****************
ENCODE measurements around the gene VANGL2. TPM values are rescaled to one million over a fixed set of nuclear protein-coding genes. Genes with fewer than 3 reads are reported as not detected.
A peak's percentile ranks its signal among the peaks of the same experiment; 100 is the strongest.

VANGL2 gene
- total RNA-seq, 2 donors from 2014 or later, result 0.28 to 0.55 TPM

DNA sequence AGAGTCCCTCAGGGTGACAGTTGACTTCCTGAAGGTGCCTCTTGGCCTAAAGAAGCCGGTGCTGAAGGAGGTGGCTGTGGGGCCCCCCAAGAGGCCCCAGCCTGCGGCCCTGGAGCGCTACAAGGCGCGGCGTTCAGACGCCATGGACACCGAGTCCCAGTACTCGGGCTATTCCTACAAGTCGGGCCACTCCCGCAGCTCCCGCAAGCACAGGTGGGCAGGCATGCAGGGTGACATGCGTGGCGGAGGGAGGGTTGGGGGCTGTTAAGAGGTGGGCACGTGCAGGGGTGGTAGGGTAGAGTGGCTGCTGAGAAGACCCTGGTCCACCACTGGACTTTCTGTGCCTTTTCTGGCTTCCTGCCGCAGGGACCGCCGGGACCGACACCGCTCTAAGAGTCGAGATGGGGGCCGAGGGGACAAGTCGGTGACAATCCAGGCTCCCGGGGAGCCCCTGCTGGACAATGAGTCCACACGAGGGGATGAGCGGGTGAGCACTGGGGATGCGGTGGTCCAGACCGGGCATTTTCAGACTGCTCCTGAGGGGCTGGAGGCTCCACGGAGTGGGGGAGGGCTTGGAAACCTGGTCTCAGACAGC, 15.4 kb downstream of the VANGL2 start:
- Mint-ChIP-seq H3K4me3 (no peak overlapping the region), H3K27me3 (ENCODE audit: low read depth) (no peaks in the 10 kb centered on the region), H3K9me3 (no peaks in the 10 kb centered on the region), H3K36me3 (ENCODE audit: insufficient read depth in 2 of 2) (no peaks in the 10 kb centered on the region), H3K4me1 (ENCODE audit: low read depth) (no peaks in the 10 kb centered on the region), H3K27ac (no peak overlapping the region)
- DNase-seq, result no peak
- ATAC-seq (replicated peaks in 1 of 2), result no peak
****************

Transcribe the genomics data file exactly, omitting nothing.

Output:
ENCODE measurements around the gene VANGL2. TPM values are rescaled to one million over a fixed set of nuclear protein-coding genes. Genes with fewer than 3 reads are reported as not detected.
A peak's percentile ranks its signal among the peaks of the same experiment; 100 is the strongest.

VANGL2 gene
- total RNA-seq, 2 donors from 2014 or later, result 0.28 to 0.55 TPM

DNA sequence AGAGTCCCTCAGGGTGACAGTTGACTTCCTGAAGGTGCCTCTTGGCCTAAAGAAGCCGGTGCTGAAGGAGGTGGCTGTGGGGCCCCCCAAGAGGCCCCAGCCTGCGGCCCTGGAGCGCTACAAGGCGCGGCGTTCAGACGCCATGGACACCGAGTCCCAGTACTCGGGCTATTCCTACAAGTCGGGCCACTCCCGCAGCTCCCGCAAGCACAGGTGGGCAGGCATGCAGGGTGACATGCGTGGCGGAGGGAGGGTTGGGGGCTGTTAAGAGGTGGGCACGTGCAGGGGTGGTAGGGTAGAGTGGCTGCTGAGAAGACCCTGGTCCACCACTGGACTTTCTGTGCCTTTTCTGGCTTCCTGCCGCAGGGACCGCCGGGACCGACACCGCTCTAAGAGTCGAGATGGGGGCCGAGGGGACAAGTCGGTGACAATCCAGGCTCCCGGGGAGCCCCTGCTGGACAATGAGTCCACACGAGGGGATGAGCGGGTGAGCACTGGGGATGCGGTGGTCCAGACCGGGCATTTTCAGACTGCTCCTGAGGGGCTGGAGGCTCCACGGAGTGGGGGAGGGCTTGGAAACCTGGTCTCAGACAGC, 15.4 kb downstream of the VANGL2 start:
- Mint-ChIP-seq H3K4me3 (no peak overlapping the region), H3K27me3 (ENCODE audit: low read depth) (no peaks in the 10 kb centered on the region), H3K9me3 (no peaks in the 10 kb centered on the region), H3K36me3 (ENCODE audit: insufficient read depth in 2 of 2) (no peaks in the 10 kb centered on the region), H3K4me1 (ENCODE audit: low read depth) (no peaks in the 10 kb centered on the region), H3K27ac (no peak overlapping the region)
- DNase-seq, result no peak
- ATAC-seq (replicated peaks in 1 of 2), result no peak